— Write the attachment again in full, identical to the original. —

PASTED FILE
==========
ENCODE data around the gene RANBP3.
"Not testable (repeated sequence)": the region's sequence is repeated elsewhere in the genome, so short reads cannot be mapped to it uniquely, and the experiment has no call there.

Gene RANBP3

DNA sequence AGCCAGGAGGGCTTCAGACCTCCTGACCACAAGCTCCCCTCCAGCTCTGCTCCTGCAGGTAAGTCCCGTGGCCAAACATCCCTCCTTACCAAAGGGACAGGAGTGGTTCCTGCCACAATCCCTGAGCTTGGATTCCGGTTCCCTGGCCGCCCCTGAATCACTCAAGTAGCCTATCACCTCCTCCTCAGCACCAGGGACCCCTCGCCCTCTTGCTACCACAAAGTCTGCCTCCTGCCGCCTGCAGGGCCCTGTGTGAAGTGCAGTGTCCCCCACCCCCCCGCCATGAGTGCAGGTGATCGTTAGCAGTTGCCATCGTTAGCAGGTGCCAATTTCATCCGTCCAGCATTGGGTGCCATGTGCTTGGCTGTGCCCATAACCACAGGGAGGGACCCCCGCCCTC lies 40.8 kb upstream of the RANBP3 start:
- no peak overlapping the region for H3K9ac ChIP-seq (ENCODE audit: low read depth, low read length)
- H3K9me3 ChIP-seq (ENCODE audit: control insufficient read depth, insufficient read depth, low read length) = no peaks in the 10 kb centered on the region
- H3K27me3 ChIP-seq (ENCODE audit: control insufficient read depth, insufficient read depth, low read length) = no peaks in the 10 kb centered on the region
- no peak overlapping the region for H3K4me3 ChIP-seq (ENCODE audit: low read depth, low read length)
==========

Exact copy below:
ENCODE data around the gene RANBP3.
"Not testable (repeated sequence)": the region's sequence is repeated elsewhere in the genome, so short reads cannot be mapped to it uniquely, and the experiment has no call there.

Gene RANBP3

DNA sequence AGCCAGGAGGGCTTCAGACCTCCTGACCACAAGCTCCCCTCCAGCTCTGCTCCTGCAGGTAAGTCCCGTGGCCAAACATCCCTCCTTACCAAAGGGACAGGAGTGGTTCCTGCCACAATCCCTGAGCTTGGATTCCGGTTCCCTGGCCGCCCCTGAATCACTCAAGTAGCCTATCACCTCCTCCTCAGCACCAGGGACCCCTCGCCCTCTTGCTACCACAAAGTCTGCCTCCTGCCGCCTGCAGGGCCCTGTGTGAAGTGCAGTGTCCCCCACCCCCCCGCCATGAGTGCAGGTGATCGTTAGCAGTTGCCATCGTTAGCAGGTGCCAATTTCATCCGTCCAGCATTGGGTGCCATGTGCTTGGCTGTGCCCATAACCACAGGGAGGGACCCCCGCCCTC lies 40.8 kb upstream of the RANBP3 start:
- no peak overlapping the region for H3K9ac ChIP-seq (ENCODE audit: low read depth, low read length)
- H3K9me3 ChIP-seq (ENCODE audit: control insufficient read depth, insufficient read depth, low read length) = no peaks in the 10 kb centered on the region
- H3K27me3 ChIP-seq (ENCODE audit: control insufficient read depth, insufficient read depth, low read length) = no peaks in the 10 kb centered on the region
- no peak overlapping the region for H3K4me3 ChIP-seq (ENCODE audit: low read depth, low read length)